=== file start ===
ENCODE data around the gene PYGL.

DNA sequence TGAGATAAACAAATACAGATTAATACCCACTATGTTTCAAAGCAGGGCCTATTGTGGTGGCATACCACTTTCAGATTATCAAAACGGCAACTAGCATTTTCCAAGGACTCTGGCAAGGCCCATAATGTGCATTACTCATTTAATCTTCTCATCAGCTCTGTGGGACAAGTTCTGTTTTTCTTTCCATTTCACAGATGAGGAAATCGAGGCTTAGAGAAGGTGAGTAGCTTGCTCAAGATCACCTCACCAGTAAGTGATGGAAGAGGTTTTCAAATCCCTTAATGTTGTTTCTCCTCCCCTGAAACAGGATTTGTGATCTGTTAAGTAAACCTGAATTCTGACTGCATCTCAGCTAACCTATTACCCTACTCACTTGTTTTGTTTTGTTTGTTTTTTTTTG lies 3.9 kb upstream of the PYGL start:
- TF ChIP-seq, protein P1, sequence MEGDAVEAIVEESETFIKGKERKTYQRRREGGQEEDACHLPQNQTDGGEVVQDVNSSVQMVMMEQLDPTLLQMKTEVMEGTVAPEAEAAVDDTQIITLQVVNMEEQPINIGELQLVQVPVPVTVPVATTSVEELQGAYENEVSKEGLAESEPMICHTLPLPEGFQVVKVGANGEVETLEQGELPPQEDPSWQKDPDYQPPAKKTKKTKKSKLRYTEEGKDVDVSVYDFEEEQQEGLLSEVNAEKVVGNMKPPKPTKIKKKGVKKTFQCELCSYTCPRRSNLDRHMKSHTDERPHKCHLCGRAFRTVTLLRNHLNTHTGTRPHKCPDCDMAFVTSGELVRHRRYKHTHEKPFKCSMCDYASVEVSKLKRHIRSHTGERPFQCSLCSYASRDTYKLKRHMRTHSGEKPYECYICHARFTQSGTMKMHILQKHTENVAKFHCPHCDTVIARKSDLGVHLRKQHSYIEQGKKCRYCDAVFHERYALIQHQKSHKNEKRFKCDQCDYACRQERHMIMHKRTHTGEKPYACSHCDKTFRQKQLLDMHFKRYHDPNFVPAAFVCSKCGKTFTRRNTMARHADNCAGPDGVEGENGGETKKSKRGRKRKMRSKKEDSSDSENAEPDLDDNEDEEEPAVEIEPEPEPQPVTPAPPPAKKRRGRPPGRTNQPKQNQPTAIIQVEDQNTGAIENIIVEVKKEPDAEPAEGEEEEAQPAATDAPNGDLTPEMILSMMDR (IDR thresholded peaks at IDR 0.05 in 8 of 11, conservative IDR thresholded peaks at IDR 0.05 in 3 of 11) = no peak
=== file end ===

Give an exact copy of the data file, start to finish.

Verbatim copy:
ENCODE data around the gene PYGL.

DNA sequence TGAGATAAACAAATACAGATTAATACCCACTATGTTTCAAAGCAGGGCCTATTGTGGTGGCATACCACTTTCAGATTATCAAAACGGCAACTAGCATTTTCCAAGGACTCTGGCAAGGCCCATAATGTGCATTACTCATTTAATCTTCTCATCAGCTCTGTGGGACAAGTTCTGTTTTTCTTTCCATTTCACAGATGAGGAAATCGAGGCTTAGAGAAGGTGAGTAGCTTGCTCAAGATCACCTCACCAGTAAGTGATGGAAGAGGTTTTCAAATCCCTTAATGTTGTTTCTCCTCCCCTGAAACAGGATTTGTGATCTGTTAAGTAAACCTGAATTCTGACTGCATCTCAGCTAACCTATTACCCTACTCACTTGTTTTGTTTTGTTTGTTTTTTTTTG lies 3.9 kb upstream of the PYGL start:
- TF ChIP-seq, protein P1, sequence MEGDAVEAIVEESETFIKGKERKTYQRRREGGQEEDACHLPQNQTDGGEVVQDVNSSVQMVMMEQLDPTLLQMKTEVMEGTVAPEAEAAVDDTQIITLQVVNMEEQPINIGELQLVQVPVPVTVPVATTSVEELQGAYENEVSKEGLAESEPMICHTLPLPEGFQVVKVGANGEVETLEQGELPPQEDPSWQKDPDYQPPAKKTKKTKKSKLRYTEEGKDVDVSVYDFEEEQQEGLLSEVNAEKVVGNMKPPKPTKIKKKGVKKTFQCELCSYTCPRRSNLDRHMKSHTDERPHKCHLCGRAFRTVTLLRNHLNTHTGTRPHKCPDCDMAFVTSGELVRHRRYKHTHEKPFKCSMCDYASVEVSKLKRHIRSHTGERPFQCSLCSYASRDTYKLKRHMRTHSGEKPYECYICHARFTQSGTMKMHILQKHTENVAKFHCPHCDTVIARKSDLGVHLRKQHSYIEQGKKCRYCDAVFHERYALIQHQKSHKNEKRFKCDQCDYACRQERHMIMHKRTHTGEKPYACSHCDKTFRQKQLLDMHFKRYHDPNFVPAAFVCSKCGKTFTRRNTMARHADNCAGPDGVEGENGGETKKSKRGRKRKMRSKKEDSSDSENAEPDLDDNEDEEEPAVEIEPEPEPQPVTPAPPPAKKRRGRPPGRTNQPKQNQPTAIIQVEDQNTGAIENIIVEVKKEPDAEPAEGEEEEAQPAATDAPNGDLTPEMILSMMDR (IDR thresholded peaks at IDR 0.05 in 8 of 11, conservative IDR thresholded peaks at IDR 0.05 in 3 of 11) = no peak